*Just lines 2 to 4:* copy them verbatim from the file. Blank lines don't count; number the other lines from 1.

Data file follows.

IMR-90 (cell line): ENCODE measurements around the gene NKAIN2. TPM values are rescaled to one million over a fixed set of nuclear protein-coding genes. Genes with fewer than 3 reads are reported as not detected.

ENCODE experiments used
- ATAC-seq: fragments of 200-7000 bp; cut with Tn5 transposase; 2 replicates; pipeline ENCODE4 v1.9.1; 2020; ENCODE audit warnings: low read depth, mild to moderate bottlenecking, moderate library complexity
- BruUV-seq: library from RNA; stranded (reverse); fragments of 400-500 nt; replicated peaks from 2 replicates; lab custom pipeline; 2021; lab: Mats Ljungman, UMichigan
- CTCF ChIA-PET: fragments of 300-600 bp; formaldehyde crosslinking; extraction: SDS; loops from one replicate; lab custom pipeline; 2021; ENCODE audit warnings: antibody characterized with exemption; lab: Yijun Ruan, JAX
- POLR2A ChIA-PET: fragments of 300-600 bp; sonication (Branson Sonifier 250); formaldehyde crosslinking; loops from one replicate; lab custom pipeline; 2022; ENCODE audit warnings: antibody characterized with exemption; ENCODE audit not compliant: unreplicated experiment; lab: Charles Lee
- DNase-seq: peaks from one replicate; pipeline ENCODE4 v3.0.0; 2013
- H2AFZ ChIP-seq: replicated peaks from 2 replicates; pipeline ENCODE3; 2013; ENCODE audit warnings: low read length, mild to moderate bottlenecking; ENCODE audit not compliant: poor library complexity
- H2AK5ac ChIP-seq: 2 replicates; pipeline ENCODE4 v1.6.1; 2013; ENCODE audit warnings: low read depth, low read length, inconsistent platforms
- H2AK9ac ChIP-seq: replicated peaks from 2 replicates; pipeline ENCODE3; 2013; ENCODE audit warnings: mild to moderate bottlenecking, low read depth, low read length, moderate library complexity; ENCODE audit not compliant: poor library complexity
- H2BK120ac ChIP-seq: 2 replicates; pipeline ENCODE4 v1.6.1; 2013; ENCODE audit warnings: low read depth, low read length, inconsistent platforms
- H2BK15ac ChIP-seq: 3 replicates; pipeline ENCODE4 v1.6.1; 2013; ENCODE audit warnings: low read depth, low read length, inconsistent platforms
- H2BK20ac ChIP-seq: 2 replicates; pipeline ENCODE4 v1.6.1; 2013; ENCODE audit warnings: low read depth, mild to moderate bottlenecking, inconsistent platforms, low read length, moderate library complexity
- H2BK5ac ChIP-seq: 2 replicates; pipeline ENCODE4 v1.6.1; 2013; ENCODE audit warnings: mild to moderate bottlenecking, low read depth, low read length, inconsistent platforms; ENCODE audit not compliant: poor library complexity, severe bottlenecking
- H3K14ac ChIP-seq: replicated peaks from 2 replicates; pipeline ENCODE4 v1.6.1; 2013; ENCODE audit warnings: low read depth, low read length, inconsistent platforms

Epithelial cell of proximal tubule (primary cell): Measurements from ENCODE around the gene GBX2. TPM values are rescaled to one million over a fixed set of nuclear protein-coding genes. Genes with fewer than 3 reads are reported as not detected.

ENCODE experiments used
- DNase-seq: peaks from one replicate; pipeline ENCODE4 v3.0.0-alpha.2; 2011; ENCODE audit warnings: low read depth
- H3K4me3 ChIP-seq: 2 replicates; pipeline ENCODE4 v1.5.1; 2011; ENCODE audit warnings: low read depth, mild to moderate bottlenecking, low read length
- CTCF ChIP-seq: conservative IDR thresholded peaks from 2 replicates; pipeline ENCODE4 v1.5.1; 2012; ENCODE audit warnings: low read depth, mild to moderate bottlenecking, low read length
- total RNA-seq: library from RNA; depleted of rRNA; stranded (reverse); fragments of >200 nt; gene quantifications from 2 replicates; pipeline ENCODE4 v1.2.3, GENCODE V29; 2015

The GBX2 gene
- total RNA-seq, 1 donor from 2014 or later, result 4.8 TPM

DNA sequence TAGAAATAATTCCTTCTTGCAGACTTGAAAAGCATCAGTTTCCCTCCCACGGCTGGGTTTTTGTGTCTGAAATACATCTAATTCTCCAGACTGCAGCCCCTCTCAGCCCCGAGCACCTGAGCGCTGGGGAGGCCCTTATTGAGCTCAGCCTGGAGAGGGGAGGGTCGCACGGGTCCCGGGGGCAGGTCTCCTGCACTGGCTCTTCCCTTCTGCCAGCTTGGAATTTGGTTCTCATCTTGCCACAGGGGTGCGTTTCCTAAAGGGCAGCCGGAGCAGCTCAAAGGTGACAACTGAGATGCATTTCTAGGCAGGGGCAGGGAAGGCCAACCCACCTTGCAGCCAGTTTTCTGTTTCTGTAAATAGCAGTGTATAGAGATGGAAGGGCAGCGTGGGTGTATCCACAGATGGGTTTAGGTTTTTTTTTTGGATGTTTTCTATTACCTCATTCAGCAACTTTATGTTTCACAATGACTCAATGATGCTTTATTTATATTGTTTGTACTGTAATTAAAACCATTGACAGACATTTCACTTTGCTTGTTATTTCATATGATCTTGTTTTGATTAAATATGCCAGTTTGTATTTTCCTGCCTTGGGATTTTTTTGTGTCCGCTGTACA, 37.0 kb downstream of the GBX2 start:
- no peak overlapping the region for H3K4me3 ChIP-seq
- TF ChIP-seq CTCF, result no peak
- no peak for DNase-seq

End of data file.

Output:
ENCODE experiments used
- ATAC-seq: fragments of 200-7000 bp; cut with Tn5 transposase; 2 replicates; pipeline ENCODE4 v1.9.1; 2020; ENCODE audit warnings: low read depth, mild to moderate bottlenecking, moderate library complexity
- BruUV-seq: library from RNA; stranded (reverse); fragments of 400-500 nt; replicated peaks from 2 replicates; lab custom pipeline; 2021; lab: Mats Ljungman, UMichigan